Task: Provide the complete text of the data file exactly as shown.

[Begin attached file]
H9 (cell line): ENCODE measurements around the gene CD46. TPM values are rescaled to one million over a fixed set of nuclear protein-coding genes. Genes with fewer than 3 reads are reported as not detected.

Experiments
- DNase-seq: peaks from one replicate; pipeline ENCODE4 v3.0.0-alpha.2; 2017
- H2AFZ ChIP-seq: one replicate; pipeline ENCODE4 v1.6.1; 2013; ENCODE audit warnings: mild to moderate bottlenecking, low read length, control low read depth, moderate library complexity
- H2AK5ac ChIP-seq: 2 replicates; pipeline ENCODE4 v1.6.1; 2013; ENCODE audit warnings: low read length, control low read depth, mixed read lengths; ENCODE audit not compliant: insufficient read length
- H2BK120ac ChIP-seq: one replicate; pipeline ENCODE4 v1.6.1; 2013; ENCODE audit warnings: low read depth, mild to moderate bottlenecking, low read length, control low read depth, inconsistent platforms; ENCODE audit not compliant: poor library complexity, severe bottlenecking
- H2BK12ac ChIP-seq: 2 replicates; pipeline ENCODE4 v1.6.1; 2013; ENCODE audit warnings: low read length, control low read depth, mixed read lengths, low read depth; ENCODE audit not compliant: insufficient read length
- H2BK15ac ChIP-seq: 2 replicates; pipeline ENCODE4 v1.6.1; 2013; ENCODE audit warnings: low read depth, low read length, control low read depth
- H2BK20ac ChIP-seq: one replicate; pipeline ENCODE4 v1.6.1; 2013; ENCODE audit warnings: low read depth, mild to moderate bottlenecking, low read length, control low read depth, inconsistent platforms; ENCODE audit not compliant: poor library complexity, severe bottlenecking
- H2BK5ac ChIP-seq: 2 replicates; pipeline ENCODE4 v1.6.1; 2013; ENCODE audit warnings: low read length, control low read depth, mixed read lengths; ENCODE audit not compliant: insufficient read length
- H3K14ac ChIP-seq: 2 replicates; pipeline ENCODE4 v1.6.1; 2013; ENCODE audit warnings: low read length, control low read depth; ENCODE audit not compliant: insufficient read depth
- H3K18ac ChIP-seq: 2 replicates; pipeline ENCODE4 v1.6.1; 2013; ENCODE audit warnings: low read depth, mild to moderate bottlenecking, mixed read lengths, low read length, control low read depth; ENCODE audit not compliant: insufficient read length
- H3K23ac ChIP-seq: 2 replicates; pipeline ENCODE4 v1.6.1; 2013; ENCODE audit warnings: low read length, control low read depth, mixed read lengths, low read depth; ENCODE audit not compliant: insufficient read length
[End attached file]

H9 (cell line): ENCODE measurements around the gene CD46. TPM values are rescaled to one million over a fixed set of nuclear protein-coding genes. Genes with fewer than 3 reads are reported as not detected.

Experiments
- DNase-seq: peaks from one replicate; pipeline ENCODE4 v3.0.0-alpha.2; 2017
- H2AFZ ChIP-seq: one replicate; pipeline ENCODE4 v1.6.1; 2013; ENCODE audit warnings: mild to moderate bottlenecking, low read length, control low read depth, moderate library complexity
- H2AK5ac ChIP-seq: 2 replicates; pipeline ENCODE4 v1.6.1; 2013; ENCODE audit warnings: low read length, control low read depth, mixed read lengths; ENCODE audit not compliant: insufficient read length
- H2BK120ac ChIP-seq: one replicate; pipeline ENCODE4 v1.6.1; 2013; ENCODE audit warnings: low read depth, mild to moderate bottlenecking, low read length, control low read depth, inconsistent platforms; ENCODE audit not compliant: poor library complexity, severe bottlenecking
- H2BK12ac ChIP-seq: 2 replicates; pipeline ENCODE4 v1.6.1; 2013; ENCODE audit warnings: low read length, control low read depth, mixed read lengths, low read depth; ENCODE audit not compliant: insufficient read length
- H2BK15ac ChIP-seq: 2 replicates; pipeline ENCODE4 v1.6.1; 2013; ENCODE audit warnings: low read depth, low read length, control low read depth
- H2BK20ac ChIP-seq: one replicate; pipeline ENCODE4 v1.6.1; 2013; ENCODE audit warnings: low read depth, mild to moderate bottlenecking, low read length, control low read depth, inconsistent platforms; ENCODE audit not compliant: poor library complexity, severe bottlenecking
- H2BK5ac ChIP-seq: 2 replicates; pipeline ENCODE4 v1.6.1; 2013; ENCODE audit warnings: low read length, control low read depth, mixed read lengths; ENCODE audit not compliant: insufficient read length
- H3K14ac ChIP-seq: 2 replicates; pipeline ENCODE4 v1.6.1; 2013; ENCODE audit warnings: low read length, control low read depth; ENCODE audit not compliant: insufficient read depth
- H3K18ac ChIP-seq: 2 replicates; pipeline ENCODE4 v1.6.1; 2013; ENCODE audit warnings: low read depth, mild to moderate bottlenecking, mixed read lengths, low read length, control low read depth; ENCODE audit not compliant: insufficient read length
- H3K23ac ChIP-seq: 2 replicates; pipeline ENCODE4 v1.6.1; 2013; ENCODE audit warnings: low read length, control low read depth, mixed read lengths, low read depth; ENCODE audit not compliant: insufficient read length